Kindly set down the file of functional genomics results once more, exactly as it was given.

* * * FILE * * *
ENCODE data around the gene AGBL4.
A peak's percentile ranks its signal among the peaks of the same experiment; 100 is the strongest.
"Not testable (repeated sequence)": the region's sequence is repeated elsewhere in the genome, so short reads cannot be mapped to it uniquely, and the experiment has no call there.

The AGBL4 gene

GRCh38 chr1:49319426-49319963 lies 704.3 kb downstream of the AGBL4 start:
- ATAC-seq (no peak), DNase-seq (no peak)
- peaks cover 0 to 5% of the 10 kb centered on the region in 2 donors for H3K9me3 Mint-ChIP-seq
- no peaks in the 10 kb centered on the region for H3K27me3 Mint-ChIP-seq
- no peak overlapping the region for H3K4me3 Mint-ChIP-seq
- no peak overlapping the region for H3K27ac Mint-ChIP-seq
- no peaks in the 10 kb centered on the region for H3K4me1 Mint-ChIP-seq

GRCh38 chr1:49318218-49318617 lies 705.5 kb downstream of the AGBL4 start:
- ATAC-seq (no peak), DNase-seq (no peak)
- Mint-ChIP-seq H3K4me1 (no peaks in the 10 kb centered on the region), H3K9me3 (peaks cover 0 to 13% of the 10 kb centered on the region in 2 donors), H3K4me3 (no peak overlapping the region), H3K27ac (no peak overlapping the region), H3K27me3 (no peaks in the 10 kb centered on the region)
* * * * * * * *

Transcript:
ENCODE data around the gene AGBL4.
A peak's percentile ranks its signal among the peaks of the same experiment; 100 is the strongest.
"Not testable (repeated sequence)": the region's sequence is repeated elsewhere in the genome, so short reads cannot be mapped to it uniquely, and the experiment has no call there.

The AGBL4 gene

GRCh38 chr1:49319426-49319963 lies 704.3 kb downstream of the AGBL4 start:
- ATAC-seq (no peak), DNase-seq (no peak)
- peaks cover 0 to 5% of the 10 kb centered on the region in 2 donors for H3K9me3 Mint-ChIP-seq
- no peaks in the 10 kb centered on the region for H3K27me3 Mint-ChIP-seq
- no peak overlapping the region for H3K4me3 Mint-ChIP-seq
- no peak overlapping the region for H3K27ac Mint-ChIP-seq
- no peaks in the 10 kb centered on the region for H3K4me1 Mint-ChIP-seq

GRCh38 chr1:49318218-49318617 lies 705.5 kb downstream of the AGBL4 start:
- ATAC-seq (no peak), DNase-seq (no peak)
- Mint-ChIP-seq H3K4me1 (no peaks in the 10 kb centered on the region), H3K9me3 (peaks cover 0 to 13% of the 10 kb centered on the region in 2 donors), H3K4me3 (no peak overlapping the region), H3K27ac (no peak overlapping the region), H3K27me3 (no peaks in the 10 kb centered on the region)